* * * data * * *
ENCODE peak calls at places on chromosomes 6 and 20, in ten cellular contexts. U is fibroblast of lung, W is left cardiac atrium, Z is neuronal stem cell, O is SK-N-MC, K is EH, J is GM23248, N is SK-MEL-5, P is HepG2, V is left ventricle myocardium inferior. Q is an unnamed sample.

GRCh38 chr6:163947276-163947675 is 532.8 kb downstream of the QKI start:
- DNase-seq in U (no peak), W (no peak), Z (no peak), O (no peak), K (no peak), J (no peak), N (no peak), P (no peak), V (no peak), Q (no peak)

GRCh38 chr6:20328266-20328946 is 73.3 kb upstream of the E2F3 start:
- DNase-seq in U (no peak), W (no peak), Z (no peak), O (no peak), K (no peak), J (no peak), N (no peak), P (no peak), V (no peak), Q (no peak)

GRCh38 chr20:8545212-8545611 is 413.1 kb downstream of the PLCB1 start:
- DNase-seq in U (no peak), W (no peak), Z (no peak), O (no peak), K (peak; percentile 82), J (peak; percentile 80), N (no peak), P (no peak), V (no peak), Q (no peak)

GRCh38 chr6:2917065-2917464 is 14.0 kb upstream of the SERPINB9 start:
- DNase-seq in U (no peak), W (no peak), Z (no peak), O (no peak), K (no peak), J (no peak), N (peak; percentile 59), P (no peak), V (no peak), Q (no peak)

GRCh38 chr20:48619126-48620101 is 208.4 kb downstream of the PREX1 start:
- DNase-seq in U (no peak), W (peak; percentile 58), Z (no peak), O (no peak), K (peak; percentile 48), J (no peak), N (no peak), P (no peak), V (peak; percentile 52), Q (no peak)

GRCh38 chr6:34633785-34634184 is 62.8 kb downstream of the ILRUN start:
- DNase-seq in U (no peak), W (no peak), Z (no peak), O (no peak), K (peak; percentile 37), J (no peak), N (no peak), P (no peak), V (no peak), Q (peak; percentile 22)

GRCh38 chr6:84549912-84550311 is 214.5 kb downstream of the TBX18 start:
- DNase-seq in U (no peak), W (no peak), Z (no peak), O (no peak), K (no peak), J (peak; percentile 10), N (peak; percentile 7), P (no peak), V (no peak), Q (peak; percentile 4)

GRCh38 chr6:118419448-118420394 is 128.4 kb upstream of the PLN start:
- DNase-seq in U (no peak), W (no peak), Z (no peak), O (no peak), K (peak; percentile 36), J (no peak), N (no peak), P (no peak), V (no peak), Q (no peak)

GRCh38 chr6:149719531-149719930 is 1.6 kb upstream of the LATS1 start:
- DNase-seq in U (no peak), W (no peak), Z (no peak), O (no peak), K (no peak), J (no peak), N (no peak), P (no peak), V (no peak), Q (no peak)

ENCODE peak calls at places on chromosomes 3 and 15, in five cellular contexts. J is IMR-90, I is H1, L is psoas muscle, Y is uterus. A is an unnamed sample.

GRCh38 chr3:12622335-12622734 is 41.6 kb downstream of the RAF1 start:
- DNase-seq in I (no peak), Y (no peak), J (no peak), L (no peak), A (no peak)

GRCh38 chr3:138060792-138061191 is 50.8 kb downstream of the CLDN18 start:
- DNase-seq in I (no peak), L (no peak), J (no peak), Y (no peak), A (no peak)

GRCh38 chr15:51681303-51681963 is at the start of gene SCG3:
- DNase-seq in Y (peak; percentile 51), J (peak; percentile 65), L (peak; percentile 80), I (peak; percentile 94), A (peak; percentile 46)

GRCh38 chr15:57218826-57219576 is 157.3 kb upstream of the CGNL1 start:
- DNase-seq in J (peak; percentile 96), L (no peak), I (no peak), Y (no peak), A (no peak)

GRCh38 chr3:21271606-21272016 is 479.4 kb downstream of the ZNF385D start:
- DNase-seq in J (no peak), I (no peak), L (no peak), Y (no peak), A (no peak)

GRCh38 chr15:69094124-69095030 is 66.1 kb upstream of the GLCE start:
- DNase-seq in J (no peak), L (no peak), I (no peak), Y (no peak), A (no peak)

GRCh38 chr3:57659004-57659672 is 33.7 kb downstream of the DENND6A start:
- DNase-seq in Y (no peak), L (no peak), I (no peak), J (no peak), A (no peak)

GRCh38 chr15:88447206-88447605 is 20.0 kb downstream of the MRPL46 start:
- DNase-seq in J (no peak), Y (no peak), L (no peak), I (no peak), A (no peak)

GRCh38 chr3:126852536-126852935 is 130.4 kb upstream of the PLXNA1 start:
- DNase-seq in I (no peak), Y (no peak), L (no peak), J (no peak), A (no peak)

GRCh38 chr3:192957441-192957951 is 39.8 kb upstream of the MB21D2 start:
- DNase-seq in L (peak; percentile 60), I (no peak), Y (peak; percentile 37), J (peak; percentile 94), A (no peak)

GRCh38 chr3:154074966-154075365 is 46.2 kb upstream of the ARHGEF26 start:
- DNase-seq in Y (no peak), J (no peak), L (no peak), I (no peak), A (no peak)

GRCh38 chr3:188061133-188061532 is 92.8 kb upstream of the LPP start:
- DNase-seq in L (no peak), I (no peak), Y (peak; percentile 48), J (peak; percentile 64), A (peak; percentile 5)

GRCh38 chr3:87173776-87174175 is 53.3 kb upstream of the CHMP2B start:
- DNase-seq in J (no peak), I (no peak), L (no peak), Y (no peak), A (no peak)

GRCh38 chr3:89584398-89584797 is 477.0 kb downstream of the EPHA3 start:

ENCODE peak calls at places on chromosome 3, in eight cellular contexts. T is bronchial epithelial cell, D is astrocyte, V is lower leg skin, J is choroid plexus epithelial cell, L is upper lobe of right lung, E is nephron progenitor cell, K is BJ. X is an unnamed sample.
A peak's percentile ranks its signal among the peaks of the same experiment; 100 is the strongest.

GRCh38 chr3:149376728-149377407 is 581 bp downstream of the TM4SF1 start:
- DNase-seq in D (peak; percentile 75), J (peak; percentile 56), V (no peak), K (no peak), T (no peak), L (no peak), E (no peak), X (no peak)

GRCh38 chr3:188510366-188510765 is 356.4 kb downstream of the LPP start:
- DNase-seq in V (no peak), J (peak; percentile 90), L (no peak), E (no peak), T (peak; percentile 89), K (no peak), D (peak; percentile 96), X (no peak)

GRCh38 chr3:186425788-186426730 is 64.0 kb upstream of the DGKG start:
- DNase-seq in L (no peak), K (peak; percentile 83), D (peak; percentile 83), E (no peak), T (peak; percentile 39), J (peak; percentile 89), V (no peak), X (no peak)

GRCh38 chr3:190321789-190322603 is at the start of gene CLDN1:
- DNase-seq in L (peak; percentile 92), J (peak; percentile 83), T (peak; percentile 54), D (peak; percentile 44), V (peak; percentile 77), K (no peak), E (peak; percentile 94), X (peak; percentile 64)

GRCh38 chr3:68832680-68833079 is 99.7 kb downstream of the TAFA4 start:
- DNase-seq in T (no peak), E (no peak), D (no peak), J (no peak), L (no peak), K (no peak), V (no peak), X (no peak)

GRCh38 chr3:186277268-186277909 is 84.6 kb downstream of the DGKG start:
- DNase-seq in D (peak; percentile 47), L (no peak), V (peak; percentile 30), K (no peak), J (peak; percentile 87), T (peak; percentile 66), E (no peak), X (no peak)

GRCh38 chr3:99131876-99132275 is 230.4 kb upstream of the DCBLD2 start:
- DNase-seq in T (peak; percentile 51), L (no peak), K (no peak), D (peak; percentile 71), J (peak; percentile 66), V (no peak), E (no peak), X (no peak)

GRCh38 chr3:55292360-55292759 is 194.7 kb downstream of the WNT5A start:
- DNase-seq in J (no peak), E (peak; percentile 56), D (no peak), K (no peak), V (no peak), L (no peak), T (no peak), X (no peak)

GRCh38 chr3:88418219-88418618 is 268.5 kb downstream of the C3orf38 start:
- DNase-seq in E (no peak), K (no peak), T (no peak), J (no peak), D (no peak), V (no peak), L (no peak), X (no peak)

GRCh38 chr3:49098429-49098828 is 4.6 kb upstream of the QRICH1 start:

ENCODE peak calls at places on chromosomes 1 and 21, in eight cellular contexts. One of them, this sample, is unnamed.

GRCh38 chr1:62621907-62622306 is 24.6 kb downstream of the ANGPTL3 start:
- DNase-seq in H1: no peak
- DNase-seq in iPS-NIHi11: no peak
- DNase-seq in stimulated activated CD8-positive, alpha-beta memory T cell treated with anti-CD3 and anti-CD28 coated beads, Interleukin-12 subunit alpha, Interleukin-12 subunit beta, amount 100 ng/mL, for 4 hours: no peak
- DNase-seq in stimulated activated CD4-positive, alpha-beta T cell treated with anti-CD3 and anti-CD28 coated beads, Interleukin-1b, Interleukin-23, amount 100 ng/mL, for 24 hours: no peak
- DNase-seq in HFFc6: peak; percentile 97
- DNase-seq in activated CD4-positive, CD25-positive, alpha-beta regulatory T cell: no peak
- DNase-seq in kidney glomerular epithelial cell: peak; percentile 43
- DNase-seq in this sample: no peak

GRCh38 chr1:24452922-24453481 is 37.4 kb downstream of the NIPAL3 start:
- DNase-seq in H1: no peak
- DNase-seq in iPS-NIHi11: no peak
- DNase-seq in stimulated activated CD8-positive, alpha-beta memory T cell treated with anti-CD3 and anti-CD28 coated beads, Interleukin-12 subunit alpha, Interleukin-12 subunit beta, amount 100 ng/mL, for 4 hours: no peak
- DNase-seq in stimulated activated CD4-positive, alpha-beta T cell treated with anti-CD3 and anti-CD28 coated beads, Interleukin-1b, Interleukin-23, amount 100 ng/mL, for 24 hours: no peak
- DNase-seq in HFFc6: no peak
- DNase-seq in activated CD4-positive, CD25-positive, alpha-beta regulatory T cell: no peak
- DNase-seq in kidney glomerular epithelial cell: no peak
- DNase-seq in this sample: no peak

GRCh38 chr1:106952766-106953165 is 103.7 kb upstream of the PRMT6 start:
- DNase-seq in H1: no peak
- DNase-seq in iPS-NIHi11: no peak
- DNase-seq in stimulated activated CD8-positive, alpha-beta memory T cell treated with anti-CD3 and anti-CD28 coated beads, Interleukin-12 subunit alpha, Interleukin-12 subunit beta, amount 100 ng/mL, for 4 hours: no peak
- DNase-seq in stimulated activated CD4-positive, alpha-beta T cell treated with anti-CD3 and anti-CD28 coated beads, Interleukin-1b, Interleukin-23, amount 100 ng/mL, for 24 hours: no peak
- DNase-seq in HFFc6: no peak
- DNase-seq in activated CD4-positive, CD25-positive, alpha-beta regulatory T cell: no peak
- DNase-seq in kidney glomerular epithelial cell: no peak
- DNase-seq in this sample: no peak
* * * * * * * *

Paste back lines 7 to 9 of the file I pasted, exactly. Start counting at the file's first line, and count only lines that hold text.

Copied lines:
- DNase-seq in U (no peak), W (no peak), Z (no peak), O (no peak), K (peak; percentile 82), J (peak; percentile 80), N (no peak), P (no peak), V (no peak), Q (no peak)

GRCh38 chr6:2917065-2917464 is 14.0 kb upstream of the SERPINB9 start:
- DNase-seq in U (no peak), W (no peak), Z (no peak), O (no peak), K (no peak), J (no peak), N (peak; percentile 59), P (no peak), V (no peak), Q (no peak)